Desperately Seeking Sought-After

February 24, 2009
Posted by Jay Livingston

What does he want in this relationship, and what does she want?

A week ago, Gwen at Sociological Images posted this photo of an ad for a dating service that she found in an in-flight magazine.

Click on the image to see it in readable size.

The ad doesn’t give any prices, nor does their Website, but presumably, this is an expensive service, at least for men (“Women join for free”). But it’s the male/female differences that have nothing to do with cost that are more interesting. For example, the ad thinks its important to tell women that the service’s male clients are
  • selective
  • eligible
  • highly educated
  • commitment-minded
“Eligible” and “commitment-minded” don’t appear on the men’s side of the ad. My guess is that these are code words to tell women that the guys are not married and not out just for sex. Apparently that’s a concern for women (but not men), perhaps a concern born out of experience.

The ad for men lists in parentheses the criteria the guys might use – her religion, her age, etc., and the one I find most puzzling as a variable, her level of emotional stability. (“I’m looking for someone who’s 26-32, really pretty, college grad, and mildly neurotic.”)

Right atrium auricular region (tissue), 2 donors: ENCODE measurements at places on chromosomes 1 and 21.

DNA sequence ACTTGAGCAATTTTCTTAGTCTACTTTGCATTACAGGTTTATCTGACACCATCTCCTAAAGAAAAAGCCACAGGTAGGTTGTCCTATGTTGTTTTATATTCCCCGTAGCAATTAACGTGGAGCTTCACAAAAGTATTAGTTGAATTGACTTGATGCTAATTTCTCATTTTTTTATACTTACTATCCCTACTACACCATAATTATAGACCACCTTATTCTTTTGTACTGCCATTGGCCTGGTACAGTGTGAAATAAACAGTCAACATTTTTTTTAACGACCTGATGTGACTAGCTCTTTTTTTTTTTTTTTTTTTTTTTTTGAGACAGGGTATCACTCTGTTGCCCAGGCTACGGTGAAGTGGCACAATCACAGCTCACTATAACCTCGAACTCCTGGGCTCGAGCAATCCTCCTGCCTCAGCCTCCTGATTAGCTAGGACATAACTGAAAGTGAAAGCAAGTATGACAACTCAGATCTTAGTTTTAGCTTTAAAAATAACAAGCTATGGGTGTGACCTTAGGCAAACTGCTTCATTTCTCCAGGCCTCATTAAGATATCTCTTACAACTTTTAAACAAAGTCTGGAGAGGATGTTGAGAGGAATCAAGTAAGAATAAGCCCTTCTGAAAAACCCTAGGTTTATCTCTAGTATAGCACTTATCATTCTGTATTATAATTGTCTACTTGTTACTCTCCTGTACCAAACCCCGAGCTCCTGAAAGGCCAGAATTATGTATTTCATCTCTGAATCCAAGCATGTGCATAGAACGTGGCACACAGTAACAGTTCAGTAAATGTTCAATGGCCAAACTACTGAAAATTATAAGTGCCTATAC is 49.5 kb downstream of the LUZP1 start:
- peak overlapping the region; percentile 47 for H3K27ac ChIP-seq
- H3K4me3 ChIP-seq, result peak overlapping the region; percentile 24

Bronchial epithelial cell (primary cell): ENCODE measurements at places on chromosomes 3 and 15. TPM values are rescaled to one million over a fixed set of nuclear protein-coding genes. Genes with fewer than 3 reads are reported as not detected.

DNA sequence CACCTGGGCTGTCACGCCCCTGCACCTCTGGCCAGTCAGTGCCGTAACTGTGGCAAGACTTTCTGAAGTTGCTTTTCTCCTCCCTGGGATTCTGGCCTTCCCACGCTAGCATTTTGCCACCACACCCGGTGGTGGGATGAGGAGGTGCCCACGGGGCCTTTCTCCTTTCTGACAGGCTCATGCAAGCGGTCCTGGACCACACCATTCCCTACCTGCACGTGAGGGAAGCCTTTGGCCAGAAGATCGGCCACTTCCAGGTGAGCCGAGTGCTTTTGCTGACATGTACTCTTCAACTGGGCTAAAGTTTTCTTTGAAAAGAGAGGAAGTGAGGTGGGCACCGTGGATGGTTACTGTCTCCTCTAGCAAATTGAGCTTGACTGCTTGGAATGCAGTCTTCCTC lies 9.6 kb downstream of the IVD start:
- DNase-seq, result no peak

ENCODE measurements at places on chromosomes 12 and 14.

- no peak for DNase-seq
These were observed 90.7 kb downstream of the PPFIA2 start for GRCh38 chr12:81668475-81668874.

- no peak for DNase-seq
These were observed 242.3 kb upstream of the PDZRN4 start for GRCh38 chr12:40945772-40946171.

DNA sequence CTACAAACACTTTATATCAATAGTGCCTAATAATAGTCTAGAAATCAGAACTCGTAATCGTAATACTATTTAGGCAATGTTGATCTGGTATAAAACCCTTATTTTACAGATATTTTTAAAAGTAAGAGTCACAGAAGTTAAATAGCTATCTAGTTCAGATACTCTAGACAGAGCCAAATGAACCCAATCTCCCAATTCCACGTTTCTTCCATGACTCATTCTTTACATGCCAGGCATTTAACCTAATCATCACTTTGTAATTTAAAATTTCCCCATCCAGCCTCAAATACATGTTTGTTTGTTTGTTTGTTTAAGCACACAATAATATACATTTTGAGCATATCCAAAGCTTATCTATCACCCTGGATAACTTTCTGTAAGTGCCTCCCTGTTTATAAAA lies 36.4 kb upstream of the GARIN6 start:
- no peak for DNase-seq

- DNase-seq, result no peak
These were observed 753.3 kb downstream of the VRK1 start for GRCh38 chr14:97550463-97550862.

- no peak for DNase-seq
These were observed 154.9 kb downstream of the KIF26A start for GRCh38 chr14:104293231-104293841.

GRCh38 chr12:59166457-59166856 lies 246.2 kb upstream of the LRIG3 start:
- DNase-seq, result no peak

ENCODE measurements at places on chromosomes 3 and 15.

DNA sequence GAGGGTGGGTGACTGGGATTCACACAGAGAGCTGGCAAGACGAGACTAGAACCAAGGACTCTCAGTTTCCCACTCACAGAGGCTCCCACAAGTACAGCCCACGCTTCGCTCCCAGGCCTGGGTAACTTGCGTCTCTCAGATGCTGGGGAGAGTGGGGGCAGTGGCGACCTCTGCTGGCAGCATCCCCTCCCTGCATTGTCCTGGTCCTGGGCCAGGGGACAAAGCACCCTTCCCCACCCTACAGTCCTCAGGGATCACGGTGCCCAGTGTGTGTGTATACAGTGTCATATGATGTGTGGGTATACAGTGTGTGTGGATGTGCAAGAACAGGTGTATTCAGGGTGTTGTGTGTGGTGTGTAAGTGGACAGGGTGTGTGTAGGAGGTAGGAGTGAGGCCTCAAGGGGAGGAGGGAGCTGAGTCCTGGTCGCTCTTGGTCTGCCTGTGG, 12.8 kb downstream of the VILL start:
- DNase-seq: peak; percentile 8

The ad assures men that the women on the service are
  • highly attractive
  • intelligent
  • sought-after
One of the commenters on Gwen’s post, someone with inside knowledge about the dating service industry, said that in fact the top criteria for nearly all men are simply a woman’s looks and weight, and for nearly all women, a man’s education and income.

Probably so. But what about “sought-after”? It’s one of only three things listed as making a woman desirable. But why? “Sought-after” implies that in deciding who they find attractive, men submit their feelings to a majority vote. For them, love is based not on the special chemistry between two particular people but on the consensus of what others think or on universalistic criteria. If lots of other guys want a woman, she must be the right woman for you. You choose a woman the same way you choose a car (“Car & Driver’s Top Rated” “America’s #1 Selling Luxury Model”).

In a similar vein, the Website for men equates finding love with career achievement. At the top of the men’s page is this headline

While You Drive Companies Forward, We Help You Succeed In Your Personal Life

It’s all about success. The women’s page has nothing like that. For women, the top headline is

Isn't It Time You Met The Real Love Of Your Life?

That love-of-your-life line appears on the men’s page as well, but at the bottom. As in the magazine ad, the Web page also tells women, but not men, that “you have nothing to lose and a wonderful man to gain.” I can see why men have something to lose – they’re the ones putting up money for this service – but why do only women have a wonderful someone to gain?

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